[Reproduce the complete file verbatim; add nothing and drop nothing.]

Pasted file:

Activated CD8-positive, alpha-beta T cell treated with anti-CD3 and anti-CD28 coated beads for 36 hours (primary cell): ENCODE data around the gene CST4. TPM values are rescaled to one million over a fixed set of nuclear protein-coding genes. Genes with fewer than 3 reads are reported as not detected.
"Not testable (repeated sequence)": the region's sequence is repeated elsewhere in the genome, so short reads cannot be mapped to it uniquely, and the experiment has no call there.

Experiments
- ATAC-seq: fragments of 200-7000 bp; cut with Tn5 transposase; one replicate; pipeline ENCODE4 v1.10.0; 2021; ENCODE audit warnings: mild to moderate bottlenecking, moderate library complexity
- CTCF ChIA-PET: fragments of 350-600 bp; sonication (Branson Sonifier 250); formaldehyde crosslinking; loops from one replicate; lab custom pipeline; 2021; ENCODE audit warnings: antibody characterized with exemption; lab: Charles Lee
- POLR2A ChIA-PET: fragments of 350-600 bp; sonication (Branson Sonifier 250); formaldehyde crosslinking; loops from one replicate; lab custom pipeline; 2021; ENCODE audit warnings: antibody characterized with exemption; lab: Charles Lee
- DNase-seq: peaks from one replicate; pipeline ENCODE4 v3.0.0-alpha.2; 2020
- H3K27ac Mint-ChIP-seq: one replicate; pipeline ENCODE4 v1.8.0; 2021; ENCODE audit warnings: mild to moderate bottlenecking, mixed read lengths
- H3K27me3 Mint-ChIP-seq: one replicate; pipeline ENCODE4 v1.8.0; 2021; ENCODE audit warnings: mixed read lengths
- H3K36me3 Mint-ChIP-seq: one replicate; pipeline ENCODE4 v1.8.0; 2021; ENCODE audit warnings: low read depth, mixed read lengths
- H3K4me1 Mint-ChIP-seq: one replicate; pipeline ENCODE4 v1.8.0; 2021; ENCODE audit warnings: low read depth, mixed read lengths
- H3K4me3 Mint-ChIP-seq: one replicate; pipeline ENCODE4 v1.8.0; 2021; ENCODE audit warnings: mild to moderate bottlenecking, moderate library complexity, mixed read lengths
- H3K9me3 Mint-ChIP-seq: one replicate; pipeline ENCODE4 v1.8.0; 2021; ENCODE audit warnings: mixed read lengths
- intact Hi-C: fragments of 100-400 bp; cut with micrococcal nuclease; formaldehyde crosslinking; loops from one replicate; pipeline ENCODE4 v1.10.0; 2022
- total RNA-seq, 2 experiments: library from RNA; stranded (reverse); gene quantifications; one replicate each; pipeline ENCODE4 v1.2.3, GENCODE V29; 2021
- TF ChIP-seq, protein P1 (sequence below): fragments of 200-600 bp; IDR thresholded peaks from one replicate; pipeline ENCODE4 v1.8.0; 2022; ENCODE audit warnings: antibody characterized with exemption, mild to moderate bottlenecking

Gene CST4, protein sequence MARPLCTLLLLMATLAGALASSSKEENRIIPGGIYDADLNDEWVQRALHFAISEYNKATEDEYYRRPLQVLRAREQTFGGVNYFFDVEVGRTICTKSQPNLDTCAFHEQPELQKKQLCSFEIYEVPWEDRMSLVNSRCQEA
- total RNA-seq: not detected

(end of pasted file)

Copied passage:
Activated CD8-positive, alpha-beta T cell treated with anti-CD3 and anti-CD28 coated beads for 36 hours (primary cell): ENCODE data around the gene CST4. TPM values are rescaled to one million over a fixed set of nuclear protein-coding genes. Genes with fewer than 3 reads are reported as not detected.
"Not testable (repeated sequence)": the region's sequence is repeated elsewhere in the genome, so short reads cannot be mapped to it uniquely, and the experiment has no call there.

Experiments
- ATAC-seq: fragments of 200-7000 bp; cut with Tn5 transposase; one replicate; pipeline ENCODE4 v1.10.0; 2021; ENCODE audit warnings: mild to moderate bottlenecking, moderate library complexity
- CTCF ChIA-PET: fragments of 350-600 bp; sonication (Branson Sonifier 250); formaldehyde crosslinking; loops from one replicate; lab custom pipeline; 2021; ENCODE audit warnings: antibody characterized with exemption; lab: Charles Lee
- POLR2A ChIA-PET: fragments of 350-600 bp; sonication (Branson Sonifier 250); formaldehyde crosslinking; loops from one replicate; lab custom pipeline; 2021; ENCODE audit warnings: antibody characterized with exemption; lab: Charles Lee
- DNase-seq: peaks from one replicate; pipeline ENCODE4 v3.0.0-alpha.2; 2020
- H3K27ac Mint-ChIP-seq: one replicate; pipeline ENCODE4 v1.8.0; 2021; ENCODE audit warnings: mild to moderate bottlenecking, mixed read lengths
- H3K27me3 Mint-ChIP-seq: one replicate; pipeline ENCODE4 v1.8.0; 2021; ENCODE audit warnings: mixed read lengths
- H3K36me3 Mint-ChIP-seq: one replicate; pipeline ENCODE4 v1.8.0; 2021; ENCODE audit warnings: low read depth, mixed read lengths
- H3K4me1 Mint-ChIP-seq: one replicate; pipeline ENCODE4 v1.8.0; 2021; ENCODE audit warnings: low read depth, mixed read lengths
- H3K4me3 Mint-ChIP-seq: one replicate; pipeline ENCODE4 v1.8.0; 2021; ENCODE audit warnings: mild to moderate bottlenecking, moderate library complexity, mixed read lengths
- H3K9me3 Mint-ChIP-seq: one replicate; pipeline ENCODE4 v1.8.0; 2021; ENCODE audit warnings: mixed read lengths
- intact Hi-C: fragments of 100-400 bp; cut with micrococcal nuclease; formaldehyde crosslinking; loops from one replicate; pipeline ENCODE4 v1.10.0; 2022
- total RNA-seq, 2 experiments: library from RNA; stranded (reverse); gene quantifications; one replicate each; pipeline ENCODE4 v1.2.3, GENCODE V29; 2021
- TF ChIP-seq, protein P1 (sequence below): fragments of 200-600 bp; IDR thresholded peaks from one replicate; pipeline ENCODE4 v1.8.0; 2022; ENCODE audit warnings: antibody characterized with exemption, mild to moderate bottlenecking

Gene CST4, protein sequence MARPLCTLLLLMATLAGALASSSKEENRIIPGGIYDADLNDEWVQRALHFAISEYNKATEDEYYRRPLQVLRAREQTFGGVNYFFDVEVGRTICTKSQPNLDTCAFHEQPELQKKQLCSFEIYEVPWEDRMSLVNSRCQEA
- total RNA-seq: not detected